As a fielding coach, I would get so excited when some of the players take their practice on the training ground into match play.
Sometimes, this excitement comes as a result of a novice player picking the ball up one handed on the run and narrowly missing a run out chance all the way up to sitting in awe watching the recent outstanding boundary dismissal orchestrated by Ben Laughlin and Jake Weatherald for the Adelaide Strikers vs the Renegades in the BBL.
Often, those watching on TV will not be aware of the unseen hard work that goes into creating the incredible feats of fielding prowess. In a recent session with Tom, we were exploring run out options which come after a fielder makes an excellent diving stop.
We talked about the difference between an attacking pop up throw (diving and landing to your throwing side) and a defensive pop up throw (diving and landing on your non-throwing side).
Tom mentioned that he was happier landing on his chest and thighs when diving to his right (his throwing side) yet that he tended to roll when he dives to his left hand side. This difference between the two landing mechanisms is very normal indeed. For me as a coach, if a player is consistently successful with two different landing methods on either side then I can live with that. Paul Collingwood was no different to Tom in this respect.
We did some work on making the transition from ground to throw a more effective one on Tom’s attacking side.
To do this, Tom started in a prone position which simulates the end of the dive position. His arms are outstretch to maximise the time, range and area which he used to absorb the impact of the ground on landing.
From there, Tom pulls his hands underneath himself and then pushes against the floor to lift his body from the ground. This is effectively a press up. So all that work in the gym or at home using body weight exercises is worth it after all eh!
The more powerful the push off of the ground, the better you can align the body towards the intended throwing target. In our case, we positioned a top of off-stump bowling target in each of the two throwing nets on the pool shelf.
Tom pushes himself into a 3-point contact with the ground. back knee – back foot – front foot. Which creates a solid base for us to throw from and allows for good ball velocity despite the lack of forward momentum being created towards the target as we would have if we were on our feet.
Results: As you can see from the accompanying video, Tom has a good level of accuracy across his 8 throws, hitting 6 times, missing narrowly once and dragging the other one to miss by quite a distance.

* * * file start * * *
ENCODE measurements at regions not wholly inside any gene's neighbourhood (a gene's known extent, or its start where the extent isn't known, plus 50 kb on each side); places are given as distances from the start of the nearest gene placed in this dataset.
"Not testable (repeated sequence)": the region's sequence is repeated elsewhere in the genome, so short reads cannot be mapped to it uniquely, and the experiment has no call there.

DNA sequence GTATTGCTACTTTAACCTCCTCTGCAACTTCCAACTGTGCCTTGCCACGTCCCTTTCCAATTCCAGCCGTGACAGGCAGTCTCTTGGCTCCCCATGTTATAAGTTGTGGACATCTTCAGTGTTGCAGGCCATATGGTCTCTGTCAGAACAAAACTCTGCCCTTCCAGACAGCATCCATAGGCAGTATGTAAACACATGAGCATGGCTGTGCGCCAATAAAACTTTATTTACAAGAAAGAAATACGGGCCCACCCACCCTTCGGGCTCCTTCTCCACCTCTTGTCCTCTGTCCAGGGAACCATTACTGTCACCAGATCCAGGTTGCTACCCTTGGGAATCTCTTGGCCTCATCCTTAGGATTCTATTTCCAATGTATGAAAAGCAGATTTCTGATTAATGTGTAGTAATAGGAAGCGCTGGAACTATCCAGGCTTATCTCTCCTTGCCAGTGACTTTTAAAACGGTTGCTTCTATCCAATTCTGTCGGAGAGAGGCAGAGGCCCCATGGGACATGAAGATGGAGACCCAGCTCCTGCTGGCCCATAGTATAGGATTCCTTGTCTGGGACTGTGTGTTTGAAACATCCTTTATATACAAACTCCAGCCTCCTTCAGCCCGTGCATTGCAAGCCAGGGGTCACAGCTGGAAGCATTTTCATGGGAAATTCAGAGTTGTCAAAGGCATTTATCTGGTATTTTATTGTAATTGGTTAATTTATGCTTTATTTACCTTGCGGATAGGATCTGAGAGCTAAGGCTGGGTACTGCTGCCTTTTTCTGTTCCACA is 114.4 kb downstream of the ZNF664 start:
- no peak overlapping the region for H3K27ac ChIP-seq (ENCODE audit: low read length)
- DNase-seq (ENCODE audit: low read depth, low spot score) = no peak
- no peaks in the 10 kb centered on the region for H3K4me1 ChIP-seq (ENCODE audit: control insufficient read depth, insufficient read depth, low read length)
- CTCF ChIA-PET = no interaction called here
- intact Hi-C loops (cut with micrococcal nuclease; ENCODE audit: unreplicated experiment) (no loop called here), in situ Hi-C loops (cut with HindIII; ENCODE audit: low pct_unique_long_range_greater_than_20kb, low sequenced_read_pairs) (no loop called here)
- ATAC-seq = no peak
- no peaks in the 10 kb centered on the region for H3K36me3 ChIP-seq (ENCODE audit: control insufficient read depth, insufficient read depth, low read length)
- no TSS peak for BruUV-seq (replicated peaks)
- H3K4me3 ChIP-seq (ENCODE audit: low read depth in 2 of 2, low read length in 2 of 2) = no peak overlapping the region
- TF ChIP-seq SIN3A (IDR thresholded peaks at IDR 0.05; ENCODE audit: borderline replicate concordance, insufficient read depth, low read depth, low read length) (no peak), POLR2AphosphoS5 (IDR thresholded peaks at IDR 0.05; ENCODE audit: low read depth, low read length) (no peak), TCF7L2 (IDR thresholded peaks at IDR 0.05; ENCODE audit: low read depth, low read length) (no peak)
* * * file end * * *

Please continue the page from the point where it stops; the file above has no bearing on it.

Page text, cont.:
Interestingly, not all fielders pop up to their knees on their attacking side. Both Kevin Pietersen and Anderw Flintoff preferred to push themselves up onto their feet with incredibly powerful pushes into the floor. So not everyone does it the same way. Again, measuring success (as we did above with Tom) is a good way of establishing if the players preferred way is in fact the best way. In terms of accuracy, both KP and Fred were right to go with their method.
Tom takes 0.66 of a second to go from prone position to release point on his attacking side. This is calculated by counting the number of frames from start of push movement to point of release and dividing that by the frame rate of the camera. By popping up to his feet, Tom keeps the ball close to the ground which therefore, enhances his release speed. Both KP and Fred made the ball travel up way above the ground, both increasing the release time.
In the inner ring, we know that release speed allied with accuracy is king. If I knew that back in 2009 then I would have explored the potential option to have a pop up to feet and a pop up to knee with both players. This will have given them options for different situations when fielding in the inner circle.
Other key technical points which lead to Tom’s successful outcomes include the way he used his front elbow to point towards the target and how he drives the throwing action with a powerful non-throwing arm pull into his body. Once the throwing arm stops next to the body, it kickstarts the rotation of the body and drives the throwing arm through towards release.
His stability is excellent with his 3-point ground contact. I like the way that he gets an early visual connection with his target, a significant key to his eventual outcomes.
Tom also has a great reach towards his target in follow through which helps to dissipate force.
This drill can be done on the grass, on a mat (as we did on the pool shelf the other day), with throwing nets as on the video or against a wall with a chalked target area. This drill does not need a coach to be present so the player can work self-reliantly. All you need to do is send the player a link to Tom’s awesome demonstration or show them on your phone.
Its great fun to do in practice and with a few progressions.
diving onto a static ball from your feet
a coach or teammate feeding you a ball from the front
an open drill where the ball can come straight at you for a normal stop/catch or wider to initiate a dive.
You will find that your fielders can start to pull off fielding movements like this in a game as a well as practice. It is wonderful when a plan comes together!
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